Sunday, July 20, 2008

A Few More Thoughts on Googles Speech-to-Text Technology

A few days ago the Berman Post had the article "Berman Post: Google Makes Politicians Speeches Searchable" about, well, Google's Speech-to-Text technology. I have a few more thoughts to discus on the mater of Speech-to-Text technology.

In order to pool the worlds knowledge effectively, you need to make everything searchable on the micro scale. Think about this; what if you could only search blogs by title? What if the only way to figure out what the blog contained was to read it in its entirety? Worse yet, imagine that the words appeared at a predetermined speed and disappeared just as quickly. You would not be able to jump ahead, or review what you just read without restarting the process over from scratch, or jumping around trying to find the right spot through random guessing. Such is, or used to be, the case with knowledge recorded verbally. Searching for knowledge recorded on an audio format used to mean searching through the titles and then listening to which ever seemed the most promising.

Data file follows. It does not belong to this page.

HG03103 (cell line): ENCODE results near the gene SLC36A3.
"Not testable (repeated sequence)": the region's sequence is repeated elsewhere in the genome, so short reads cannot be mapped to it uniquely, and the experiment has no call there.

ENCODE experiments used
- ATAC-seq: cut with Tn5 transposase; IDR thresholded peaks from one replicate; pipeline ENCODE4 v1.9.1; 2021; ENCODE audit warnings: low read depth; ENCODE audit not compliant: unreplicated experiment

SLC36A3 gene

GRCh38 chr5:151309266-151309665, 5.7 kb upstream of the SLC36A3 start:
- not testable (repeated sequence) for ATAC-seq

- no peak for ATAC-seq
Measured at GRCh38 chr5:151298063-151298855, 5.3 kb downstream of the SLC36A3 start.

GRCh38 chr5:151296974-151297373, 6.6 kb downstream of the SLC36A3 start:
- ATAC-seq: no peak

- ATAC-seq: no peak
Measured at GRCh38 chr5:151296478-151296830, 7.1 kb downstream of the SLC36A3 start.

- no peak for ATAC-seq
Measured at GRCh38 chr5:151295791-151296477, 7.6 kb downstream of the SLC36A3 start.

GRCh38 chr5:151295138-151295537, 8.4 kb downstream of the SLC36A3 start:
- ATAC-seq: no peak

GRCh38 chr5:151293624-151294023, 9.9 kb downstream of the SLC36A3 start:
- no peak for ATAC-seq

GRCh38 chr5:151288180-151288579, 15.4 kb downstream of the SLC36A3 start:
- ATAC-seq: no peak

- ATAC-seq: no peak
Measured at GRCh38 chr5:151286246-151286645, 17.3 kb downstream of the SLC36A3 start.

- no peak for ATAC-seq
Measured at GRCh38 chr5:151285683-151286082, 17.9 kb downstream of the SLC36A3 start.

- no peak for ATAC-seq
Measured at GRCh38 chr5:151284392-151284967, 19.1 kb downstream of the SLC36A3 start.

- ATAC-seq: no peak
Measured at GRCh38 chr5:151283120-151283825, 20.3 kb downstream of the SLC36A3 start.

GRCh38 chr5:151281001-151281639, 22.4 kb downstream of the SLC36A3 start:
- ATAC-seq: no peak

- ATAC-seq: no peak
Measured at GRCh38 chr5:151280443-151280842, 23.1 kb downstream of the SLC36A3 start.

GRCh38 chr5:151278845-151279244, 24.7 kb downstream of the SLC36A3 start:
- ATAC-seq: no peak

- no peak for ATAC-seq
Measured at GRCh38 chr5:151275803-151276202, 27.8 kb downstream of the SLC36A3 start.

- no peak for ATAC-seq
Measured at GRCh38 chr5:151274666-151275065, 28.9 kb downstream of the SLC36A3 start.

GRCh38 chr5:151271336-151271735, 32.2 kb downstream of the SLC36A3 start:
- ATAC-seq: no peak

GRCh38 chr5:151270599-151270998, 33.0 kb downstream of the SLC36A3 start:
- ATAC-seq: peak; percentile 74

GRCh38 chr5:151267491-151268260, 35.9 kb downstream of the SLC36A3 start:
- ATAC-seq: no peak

The result, most information recorded in an audio format goes unused and ignored unless someone painstakingly goes through and transcribes it. Even then, there is the persistent problem of inaccuracy. A single word addition or miss could change the entire meaning. In order to figure out if their is an error you would have to try to find the place in the recording that the words were transcribed from and listen yourself. Finding that specific point is usually time consuming, and this process combined with the possible errors means that a lot of transcribed work goes unused as well (or is used with no regard for the possible errors it contains).

Google's (and some others who are working on the same thing) new technology fix this problem. Google as automated the transcription process taking away the painstaking work that used to have to be done by humans. To combat the problem of transcription errors, the text points to the exact moment in the video where it was said. That way, if you want to make extra certain the transcription is correct, you can jump right to the point where it was said instead of trying guess your way to the right spot.

Currently, Google only has this technology available for political videos on YouTube. With the rise of "vlogs" (video blogs) this technology could not come to soon. Combine the vlogs with the 24/7 news casts and pot casting, and you can see how this technology will allow for a significant chunk of human knowledge/experience to finally become searchable on the micro scale.

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